The New Yorker Review of Naomi Wolf's Vagina: A Biography Contains Unexpectedly Delightful Passage

The Beauty Myth author and feminist Naomi Wolf's Vagina dropped this year (sorry—just to be clear, it's her new book Vagina: A Biography), and makes a variety of claims about "the conscious vagina," a concept that suggests—among other semi-terrifying things—that sexually-satisfied vaginas are what gives women their creativity. There aren't a lot of things that unite Slate writer Katie Roiphe and The New Yorker's Ariel Levy, but being sort of horrified by the intimation that women are nothing more than a host body for the vagina is one of them.

Levy's review—which is really entertaining and you should absolutely read in its entirety—dubiously takes on Wolf's talk about "yonis" and her worship of a onetime investment banker turned "yoni-tapper" who addresses client's vaginas with the words "Welcome, Goddess." (Writes Levy, "If my vagina heard a potential partner murmur 'Welcome, Goddess,' she would turn to me and say 'Get us out of here now"). But the inarguable highlight comes when she addresses the idea that the vagina can actually be verbally bullied:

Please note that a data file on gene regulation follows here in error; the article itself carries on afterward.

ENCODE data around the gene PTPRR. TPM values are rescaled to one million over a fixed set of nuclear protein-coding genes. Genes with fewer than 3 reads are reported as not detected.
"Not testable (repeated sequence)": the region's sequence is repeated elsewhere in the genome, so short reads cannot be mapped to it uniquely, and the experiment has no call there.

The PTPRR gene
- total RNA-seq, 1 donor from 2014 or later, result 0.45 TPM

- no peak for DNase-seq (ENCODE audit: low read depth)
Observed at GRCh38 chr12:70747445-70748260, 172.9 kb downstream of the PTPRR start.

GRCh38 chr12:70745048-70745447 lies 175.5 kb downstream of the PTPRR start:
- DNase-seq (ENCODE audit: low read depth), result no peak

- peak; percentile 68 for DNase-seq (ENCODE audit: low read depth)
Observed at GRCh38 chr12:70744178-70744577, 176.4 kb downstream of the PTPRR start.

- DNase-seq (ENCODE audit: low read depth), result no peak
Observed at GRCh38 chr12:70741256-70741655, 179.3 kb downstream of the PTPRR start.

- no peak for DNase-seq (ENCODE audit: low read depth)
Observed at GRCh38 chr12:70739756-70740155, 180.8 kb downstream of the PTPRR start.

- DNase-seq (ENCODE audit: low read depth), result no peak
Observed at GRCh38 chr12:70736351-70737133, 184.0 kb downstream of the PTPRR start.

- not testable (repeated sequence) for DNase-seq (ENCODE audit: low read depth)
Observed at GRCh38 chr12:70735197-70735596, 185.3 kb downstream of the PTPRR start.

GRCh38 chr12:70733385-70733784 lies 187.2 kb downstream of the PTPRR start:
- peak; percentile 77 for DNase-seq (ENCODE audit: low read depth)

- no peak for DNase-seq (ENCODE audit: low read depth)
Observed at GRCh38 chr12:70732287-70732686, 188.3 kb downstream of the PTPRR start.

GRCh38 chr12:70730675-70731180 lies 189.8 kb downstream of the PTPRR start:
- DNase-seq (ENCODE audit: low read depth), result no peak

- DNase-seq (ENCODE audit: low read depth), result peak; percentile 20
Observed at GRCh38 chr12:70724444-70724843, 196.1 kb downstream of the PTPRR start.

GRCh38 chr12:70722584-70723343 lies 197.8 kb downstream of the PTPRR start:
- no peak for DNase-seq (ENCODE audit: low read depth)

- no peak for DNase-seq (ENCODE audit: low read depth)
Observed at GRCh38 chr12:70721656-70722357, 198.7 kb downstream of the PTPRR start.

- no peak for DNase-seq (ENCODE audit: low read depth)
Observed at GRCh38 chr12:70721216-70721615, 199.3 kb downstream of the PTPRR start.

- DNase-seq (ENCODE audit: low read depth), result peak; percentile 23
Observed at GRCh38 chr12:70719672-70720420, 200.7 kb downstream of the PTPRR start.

Wolf claims that vaginal slander - referring to the vagina by its ‘awful' feline moniker, for instance - ‘apparently affects the very tissue of the vagina.' She bases this conclusion on a study of female rats whose vaginal tissue showed signs of change after periods of stress. The experiment did not, however, entail researching yelling ‘Rat pussy!' at the animals; stress was manufactured physically. Wolf's interpretation of the science is, as usual, rather free.

The phrase "rat pussy." In The New Yorker. For the first and last time. You're welcome.

'The Space In Between' [The New Yorker]